Less meaning

lĕs
Less is defined as minus.

An example of less used as a preposition is in the sentence, "Ten less seven is three," which means ten minus seven is three.

preposition
8
5
Less is defined as to a smaller degree or amount.

An example of less used as an adverb is in the sentence, "The shrimp is less tasty than the crab," which means that the crab tastes better.

adverb
6
1
Lower in importance, esteem, or rank.

No less a person than the ambassador.

adjective
5
0
Not as great in amount or quantity.

Had less time to spend with the family.

adjective
3
1
Without, lacking.

Pitiless, valueless.

affix
2
0
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adjective
1
0
Not so much; smaller in size or amount.

To drink less milk, take less time.

adjective
1
0
Fewer.

In less than 25 words.

adjective
1
0
adverb
1
0
To a smaller extent.

Less likely to succeed.

adverb
1
0
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A smaller amount.
noun
1
0
With the deduction of; minus.

Earned about $5,000, less taxes; thirty less ten is twenty.

preposition
1
0
Not able or apt to.

Relentless, tireless, reckless.

affix
1
0
To smaller extent.
adverb
1
0
In lower degree.

This is a less bad solution than I thought possible.

adverb
1
0
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1
0
(now archaic except with numbers) Comparative form of little: more little; smaller. [from 11th c.]
adjective
1
0
A smaller amount (of); not as much. [from 14th c.]

I have less than you have; I have less tea than coffee.

adjective
1
0
(proscribed) A smaller number of; fewer. [from 9th c.]
adjective
1
0
Minus; not including.

It should then tax all of that as personal income, less the proportion of the car's annual mileage demonstrably clocked up on company business.

preposition
1
0
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(obsolete) To make less; to lessen.

verb
1
0
(obsolete) Unless.

conjunction
1
0
Lacking (something); without (something).
suffix
1
0
The definition of less is not as much.

An example of less used as an adjective is in the sentence, "She has less money than he does," which means that she does not have as much money as he does.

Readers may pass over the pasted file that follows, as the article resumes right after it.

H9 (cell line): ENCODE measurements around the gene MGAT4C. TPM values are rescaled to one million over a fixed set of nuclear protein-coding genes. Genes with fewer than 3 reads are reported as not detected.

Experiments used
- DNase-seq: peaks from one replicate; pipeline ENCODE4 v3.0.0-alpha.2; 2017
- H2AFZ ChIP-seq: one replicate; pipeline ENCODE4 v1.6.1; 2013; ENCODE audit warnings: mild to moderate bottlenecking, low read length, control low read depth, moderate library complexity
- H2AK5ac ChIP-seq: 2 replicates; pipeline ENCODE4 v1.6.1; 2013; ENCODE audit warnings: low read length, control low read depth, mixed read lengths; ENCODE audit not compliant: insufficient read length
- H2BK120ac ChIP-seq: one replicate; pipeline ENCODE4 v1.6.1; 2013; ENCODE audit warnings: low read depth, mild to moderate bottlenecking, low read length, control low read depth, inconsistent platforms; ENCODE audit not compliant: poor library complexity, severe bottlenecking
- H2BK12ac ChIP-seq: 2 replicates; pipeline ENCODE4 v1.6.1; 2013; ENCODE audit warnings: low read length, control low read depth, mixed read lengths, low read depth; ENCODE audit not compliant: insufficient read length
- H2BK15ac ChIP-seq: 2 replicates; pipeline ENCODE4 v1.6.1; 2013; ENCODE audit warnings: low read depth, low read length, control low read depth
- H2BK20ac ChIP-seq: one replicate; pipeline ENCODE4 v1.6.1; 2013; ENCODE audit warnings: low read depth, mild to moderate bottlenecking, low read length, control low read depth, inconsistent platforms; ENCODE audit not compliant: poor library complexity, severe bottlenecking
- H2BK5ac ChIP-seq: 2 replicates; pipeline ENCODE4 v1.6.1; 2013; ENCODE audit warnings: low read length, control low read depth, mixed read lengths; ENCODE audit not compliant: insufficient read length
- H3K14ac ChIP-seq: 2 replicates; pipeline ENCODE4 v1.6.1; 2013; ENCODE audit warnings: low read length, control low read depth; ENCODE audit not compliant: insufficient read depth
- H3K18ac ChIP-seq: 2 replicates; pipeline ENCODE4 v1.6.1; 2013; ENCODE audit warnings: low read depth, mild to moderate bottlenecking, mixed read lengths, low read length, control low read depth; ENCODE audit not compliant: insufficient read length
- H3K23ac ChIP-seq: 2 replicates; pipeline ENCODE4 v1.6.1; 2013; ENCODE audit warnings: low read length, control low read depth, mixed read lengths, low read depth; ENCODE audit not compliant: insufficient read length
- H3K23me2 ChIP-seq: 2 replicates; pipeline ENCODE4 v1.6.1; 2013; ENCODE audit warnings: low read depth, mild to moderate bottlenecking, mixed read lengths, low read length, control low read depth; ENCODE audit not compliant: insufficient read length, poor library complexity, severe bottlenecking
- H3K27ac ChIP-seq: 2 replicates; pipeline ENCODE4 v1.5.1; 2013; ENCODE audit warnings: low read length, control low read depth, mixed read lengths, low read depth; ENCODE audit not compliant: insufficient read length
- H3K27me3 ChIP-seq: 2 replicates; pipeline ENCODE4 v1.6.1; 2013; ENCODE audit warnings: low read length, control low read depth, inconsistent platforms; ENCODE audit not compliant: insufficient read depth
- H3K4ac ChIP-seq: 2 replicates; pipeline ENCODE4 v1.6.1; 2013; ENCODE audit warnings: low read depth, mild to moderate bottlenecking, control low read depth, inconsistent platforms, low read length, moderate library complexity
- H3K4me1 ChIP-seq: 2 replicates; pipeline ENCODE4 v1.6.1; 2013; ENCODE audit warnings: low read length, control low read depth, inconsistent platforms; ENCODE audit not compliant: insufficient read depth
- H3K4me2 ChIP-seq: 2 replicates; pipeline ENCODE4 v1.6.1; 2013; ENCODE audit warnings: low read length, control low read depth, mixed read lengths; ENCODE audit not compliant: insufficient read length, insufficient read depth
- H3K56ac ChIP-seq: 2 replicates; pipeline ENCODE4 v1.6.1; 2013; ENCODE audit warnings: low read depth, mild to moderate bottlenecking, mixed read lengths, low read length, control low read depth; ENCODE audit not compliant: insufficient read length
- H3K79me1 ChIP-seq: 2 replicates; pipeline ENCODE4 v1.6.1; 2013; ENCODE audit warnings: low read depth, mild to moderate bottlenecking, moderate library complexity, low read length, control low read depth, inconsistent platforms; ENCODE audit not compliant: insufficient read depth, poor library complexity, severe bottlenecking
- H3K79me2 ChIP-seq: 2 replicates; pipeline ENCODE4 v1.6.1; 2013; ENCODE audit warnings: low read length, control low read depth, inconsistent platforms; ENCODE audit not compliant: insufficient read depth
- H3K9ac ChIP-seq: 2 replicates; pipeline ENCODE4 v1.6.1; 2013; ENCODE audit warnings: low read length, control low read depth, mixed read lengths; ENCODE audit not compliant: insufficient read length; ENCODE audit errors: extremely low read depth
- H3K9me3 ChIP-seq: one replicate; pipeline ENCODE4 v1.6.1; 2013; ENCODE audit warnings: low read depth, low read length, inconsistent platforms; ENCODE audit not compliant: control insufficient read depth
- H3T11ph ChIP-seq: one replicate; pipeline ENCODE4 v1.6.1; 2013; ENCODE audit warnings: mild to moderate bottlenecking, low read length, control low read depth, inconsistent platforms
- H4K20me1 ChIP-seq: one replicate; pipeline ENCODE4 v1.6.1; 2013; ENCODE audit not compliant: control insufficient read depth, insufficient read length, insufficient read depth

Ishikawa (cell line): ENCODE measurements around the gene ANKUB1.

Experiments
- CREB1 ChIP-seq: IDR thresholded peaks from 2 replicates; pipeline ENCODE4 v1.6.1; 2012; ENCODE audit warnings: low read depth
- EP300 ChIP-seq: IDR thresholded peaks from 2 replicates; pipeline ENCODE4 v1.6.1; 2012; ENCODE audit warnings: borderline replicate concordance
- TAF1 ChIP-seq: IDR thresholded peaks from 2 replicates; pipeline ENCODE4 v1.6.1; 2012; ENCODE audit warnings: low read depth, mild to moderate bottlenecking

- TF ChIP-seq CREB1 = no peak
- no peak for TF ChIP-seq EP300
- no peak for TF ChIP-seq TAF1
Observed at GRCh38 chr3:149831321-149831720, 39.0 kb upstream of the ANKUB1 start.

adjective
1
1
Less means a smaller amount or something not as important.

An example of less used as a noun is in the sentence, "She used less than he did," which means she used a smaller amount that he did.

noun
1
2
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A smaller amount.

She received less than she asked for.

noun
1
2
With the deduction of; minus.

Five less two is three.

preposition
0
1
To a smaller extent, degree, or frequency.

Less happy; less expensive.

adverb
0
1
Something not as important as something else.

People have been punished for less.

noun
0
1
Without; lacking.

Blameless.

suffix
0
1
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Unable to act or be acted on in a specified way.

Dauntless.

suffix
0
1
Not able or apt to be ____ed.

Dauntless.

affix
0
1
Consisting of a smaller number.
adjective
0
2
less than
  • Not at all:
    He had a less than favorable view of the matter.
idiom
0
0
much
  • Certainly not:
    I'm not blaming anyone, much less you.
idiom
0
0
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less and less
  • to a decreasing degree; decreasingly
idiom
0
0
much less
  • to an even smaller degree or extent
    She won't even talk to him, much less work with him.
idiom
0
0
no less
  • phrase used to express mild surprise at the high degree or quality of something or someone
    She was an actual princess, no less.
idiom
0
0
no less than
  • phrase used to introduce someone or something of some importance or significance
    no less a dignitary than the governor himself led the parade.
idiom
0
0

Idioms and Phrasal Verbs

Origin of less

  • ME -les, -leas < OE -leas < leas, free, loose, akin to losian, lose

    From Webster's New World College Dictionary, 5th Edition

  • Middle English lesse from Old English lǣssa (adj.) lǣs (adv.) leis-2 in Indo-European roots

    From American Heritage Dictionary of the English Language, 5th Edition

  • Middle English -lesse from Old English -lēas from lēas without leu- in Indo-European roots

    From American Heritage Dictionary of the English Language, 5th Edition

  • From Old English -lÄ“as, from lÄ“as (“devoid of"), from Proto-Germanic *lausaz. (Not related to less, which derives from *laisiz, *laisizô.) Cognate to German los, -los.

    From Wiktionary

  • From Middle English, from Old English læs, from Proto-Germanic *laisiz.

    From Wiktionary